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It Is Our Duty to Save Our Species

Dear compatriots and friends from all over the world:

In this period I have worked intensively ensure the objectives set for our country in the Proclamation of July 31st.

Currently, we are facing an adversary who has dragged the United States to such a disaster that the American people are almost sure to prevent him from completing his presidential term.

In thinking how to address you, intellectuals and prestigious personalities from the world, I found myself in a dilemma, since we could not assemble in a small room. It was only in the Karl Marx Theater that all the guests would fit but, according to the doctors, I was not yet ready for such a challenging engagement.

I opted for this way to address you all. You are well aware of my identification with Marti’s ideas about honor and glory, when he said that all the glory of the world fits in a kernel of corn.

Your generosity to me is truly overwhelming. There are so many people whose names I would like to mention here that I chose not to do that either. I beg your pardon for only mentioning one name, that of <>Oswaldo Guayasamin, since he embodied many of your greatest virtues.

He painted four portraits of me; the first in 1961. That one is lost. I have looked for it everywhere but it has not appeared. It was particularly painful as it became apparent to me what an exceptional person Guayasamin was. The second one, which he painted in 1981, is preserved at Guayasamin’s House in Old Havana. The third one, painted in 1986, is kept at the “Antonio Nunez Jimenez Foundation of Man and Nature”. When we met, we were very far from even imagining that his fourth portrait would be his birthday present to me on August 1996.

His words were inspirational when he said: “In Quito or any other corner of the Earth leave the lights on, as I will be coming back late.”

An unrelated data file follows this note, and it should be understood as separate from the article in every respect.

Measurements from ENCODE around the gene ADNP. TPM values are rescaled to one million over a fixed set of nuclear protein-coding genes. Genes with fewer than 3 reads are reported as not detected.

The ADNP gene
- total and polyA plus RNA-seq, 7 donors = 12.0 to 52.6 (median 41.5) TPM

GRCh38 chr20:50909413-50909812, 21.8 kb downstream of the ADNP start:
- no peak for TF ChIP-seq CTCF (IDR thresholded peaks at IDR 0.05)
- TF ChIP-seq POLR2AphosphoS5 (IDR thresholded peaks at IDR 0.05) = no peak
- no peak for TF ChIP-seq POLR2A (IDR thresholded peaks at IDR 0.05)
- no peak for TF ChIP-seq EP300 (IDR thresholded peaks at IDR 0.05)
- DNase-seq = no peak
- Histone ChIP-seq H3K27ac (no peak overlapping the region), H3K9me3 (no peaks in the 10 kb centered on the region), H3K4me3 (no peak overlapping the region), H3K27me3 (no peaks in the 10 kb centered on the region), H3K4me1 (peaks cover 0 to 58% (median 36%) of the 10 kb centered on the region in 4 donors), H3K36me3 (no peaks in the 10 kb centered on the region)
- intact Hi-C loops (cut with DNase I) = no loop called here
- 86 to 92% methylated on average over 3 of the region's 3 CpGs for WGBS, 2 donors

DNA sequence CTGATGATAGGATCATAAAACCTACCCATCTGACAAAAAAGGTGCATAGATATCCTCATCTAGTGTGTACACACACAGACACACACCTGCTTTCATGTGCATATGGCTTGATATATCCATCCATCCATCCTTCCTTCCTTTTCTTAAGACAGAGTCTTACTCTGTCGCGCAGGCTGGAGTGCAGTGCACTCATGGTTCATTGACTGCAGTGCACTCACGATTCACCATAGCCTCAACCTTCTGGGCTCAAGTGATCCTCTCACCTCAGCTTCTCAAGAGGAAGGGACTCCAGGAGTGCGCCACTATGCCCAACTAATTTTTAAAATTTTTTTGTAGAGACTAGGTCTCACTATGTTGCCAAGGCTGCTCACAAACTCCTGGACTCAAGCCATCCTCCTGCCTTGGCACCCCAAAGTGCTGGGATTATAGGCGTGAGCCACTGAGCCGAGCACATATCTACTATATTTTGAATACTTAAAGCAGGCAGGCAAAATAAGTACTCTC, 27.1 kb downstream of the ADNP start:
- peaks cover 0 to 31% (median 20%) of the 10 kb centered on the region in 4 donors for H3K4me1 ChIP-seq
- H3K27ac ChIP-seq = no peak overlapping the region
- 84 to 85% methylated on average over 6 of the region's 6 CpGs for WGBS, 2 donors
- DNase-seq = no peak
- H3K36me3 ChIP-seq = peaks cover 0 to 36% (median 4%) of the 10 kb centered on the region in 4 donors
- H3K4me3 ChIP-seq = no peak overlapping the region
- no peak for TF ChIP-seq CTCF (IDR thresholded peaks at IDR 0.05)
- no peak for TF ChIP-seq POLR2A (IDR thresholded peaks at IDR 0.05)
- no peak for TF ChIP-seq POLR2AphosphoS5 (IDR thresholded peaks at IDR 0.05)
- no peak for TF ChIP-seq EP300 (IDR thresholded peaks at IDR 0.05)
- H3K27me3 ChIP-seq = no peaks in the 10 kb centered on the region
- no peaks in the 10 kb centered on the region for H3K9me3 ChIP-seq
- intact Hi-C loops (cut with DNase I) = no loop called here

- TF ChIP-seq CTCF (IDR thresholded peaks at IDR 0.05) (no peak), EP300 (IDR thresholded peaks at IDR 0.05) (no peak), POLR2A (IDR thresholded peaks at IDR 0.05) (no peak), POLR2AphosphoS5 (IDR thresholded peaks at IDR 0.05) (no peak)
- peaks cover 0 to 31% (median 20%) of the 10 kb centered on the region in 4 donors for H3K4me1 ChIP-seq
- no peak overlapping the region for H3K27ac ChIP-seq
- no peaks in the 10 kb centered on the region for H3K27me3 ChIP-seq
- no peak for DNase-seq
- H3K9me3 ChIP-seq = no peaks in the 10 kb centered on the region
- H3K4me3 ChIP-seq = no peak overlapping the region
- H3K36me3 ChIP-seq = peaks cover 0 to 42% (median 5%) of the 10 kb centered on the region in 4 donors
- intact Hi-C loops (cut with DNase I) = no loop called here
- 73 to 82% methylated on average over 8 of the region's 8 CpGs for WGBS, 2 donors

At the inaugural ceremony of the Man’s Chapel, I said about Oswaldo Guayasamin: “He was the noblest, most honorable and humane person I ever met. He created his work at light-speed and his human dimension defied all limits.”

The work of creators will never be lost while this planet exists and human beings can breathe.

Today, thanks to technology, the works and knowledge created by man in thousands of years are within everybody’s reach, even if the impact of radiation from billions of computers and cell phones is still unknown.

A few days ago, the prestigious organization World Wildlife Foundation, based in Switzerland and considered the most important NGO in the world to monitor global environment, acknowledged that the set of measures implemented by Cuba to protect the environment made it the only country on Earth to meet the minimum requirements for sustainable development. This was for our country an encouraging honor, albeit one of limited world impact due to the low significance of its economy. Therefore, on November 23, I sent a message to President Hugo Chavez that read:

“Dear Hugo:

“The adoption of a Comprehensive Energy-Saving Program would make you the world’s most prestigious defender of the environment.

“The fact of Venezuela’s being the country with the largest oil reserves is of enormous importance, and would influence other other energy consumers to do the same, thus saving incalculable sums in investments.

“Just like Cuba, a nickel producing country, can mobilize resources amounting to billions of dollars for its development, Venezuela, a hydrocarbons exporter, could mobilize trillions.

“If the industrialized and wealthy countries were to succeed in achieving the miracle, of reproducing on the planet, solar fusion within the next decades, after first devastating the environment with their hydrocarbon emissions, how could the poor peoples that make up the immense majority of mankind live in this world?

“Hasta la victoria siempre!”

Finally, dearest friends who have honored us immensely with this visit to our country, it is with great sorrow that I bid you farewell for not being able to personally thank you and embrace every one of you. It is our duty to save our species.

 

 

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Fidel Castro’s column appears in Granma.

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